“Once again Trump’s team came to the U.N. climate summit to hawk dirty fossil fuels from the sidelines,” said Jean Su, energy director at the Center for Biological Diversity, in a statement. “The panel ignored the scientific reality that we need to rapidly transition to clean energy and instead promoted climate suicide.”
The side event was far from the only controversy at COP24. The climate talks come at a key moment for governments across the world and follow a string of recent climate reports.
The conference comes only two months after the U.N. Intergovernmental Panel on Climate Change (IPCC) released an ominous report projecting that the world only has around 12 years before crossing a dangerous global warming threshold.
A subsequent report released two weeks ago, the congressionally-mandated National Climate Assessment, found that every region of the United States is already suffering the impacts of climate change.
Additional findings by the International Energy Agency (IEA) and Global Carbon Project, both released last week, revealed rising global carbon emissions despite increasingly grim climate projections.
For the United States, those findings were compounded by separate analysis showing that U.S. coal consumption is at its lowest rates in almost 40 years.
All of these reports are at odds with much of what has played out at COP24. Coal-reliant Poland, the European Union’s leading producer of hard coal, welcomed sponsorship for the conference from several coal companies.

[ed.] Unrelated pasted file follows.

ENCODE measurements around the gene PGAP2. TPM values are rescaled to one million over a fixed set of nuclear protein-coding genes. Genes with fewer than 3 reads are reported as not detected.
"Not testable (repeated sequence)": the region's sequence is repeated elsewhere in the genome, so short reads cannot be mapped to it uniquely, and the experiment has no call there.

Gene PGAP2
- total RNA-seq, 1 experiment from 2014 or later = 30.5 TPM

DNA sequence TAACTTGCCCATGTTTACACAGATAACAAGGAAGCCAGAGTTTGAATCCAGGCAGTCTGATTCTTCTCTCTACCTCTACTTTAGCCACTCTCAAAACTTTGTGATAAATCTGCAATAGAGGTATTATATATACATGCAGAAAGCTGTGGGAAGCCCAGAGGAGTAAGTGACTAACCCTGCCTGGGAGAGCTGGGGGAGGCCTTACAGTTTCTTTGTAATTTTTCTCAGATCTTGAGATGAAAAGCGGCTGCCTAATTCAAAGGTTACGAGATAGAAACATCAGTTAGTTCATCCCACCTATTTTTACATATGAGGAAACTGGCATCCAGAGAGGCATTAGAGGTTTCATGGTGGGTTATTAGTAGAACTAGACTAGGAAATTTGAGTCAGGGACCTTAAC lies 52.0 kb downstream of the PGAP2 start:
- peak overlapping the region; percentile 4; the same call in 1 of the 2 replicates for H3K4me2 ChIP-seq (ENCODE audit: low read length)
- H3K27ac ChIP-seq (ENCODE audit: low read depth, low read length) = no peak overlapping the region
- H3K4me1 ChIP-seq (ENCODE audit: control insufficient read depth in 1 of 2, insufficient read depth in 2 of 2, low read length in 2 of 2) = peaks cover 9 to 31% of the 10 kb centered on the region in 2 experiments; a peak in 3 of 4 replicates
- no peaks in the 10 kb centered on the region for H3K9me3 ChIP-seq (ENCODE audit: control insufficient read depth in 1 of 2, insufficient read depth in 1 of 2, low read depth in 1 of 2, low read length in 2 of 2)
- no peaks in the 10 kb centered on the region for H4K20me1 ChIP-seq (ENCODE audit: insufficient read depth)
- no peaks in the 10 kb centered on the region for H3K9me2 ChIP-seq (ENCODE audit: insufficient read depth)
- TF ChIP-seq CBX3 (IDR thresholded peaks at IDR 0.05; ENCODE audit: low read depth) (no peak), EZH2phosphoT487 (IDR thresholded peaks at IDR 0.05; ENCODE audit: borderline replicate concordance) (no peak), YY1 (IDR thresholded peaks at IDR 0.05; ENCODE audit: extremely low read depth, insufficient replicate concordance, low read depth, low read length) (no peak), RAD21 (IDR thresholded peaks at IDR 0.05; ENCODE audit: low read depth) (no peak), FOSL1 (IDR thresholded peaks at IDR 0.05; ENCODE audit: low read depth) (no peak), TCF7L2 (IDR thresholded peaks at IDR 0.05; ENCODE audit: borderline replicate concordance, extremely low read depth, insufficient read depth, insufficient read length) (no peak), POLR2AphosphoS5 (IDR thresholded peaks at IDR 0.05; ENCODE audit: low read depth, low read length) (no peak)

Coal soap, coal jewelry, and coal were all on display to greet COP24 attendees. And while Poland has received strident criticism from environmental advocates over its decision to elevate coal, the country isn’t alone.
President Donald Trump has made saving the coal industry and bolstering fossil fuels a core pillar of his presidency, something reflected in the U.S. side event on Monday.
The president has also indicated he will exit the landmark Paris agreement, an approach that has bled over into U.S. approaches to international climate relationships more broadly. On Saturday, the Trump administration notably allied with Russia and joined Saudi Arabia and Kuwait in watering down language affirming the IPCC report.
In a debate that reportedly lasted for two and a half hours, Trump officials sided with oil powers in rejecting a motion to “welcome” the sweeping climate report. Instead, they argued it should merely be “noted.” Unable to reach a consensus, the argument has now stalled without resolution.
In a statement, the U.S. State Department also indicated it would be unwilling to budge on the issue.
“The United States was willing to note the report and express appreciation to the scientists who developed it, but not to welcome it, as that would denote endorsement of the report,” the department said. “As we have made clear in the IPCC and other bodies, the United States has not endorsed the findings of the report.”
With COP24 set to wrap on Friday, climate observers have indicated they are concerned that such resistance could throw a wrench in international efforts to ramp up global emissions targets.
Source: ThinkProgress. Reproduced with permission.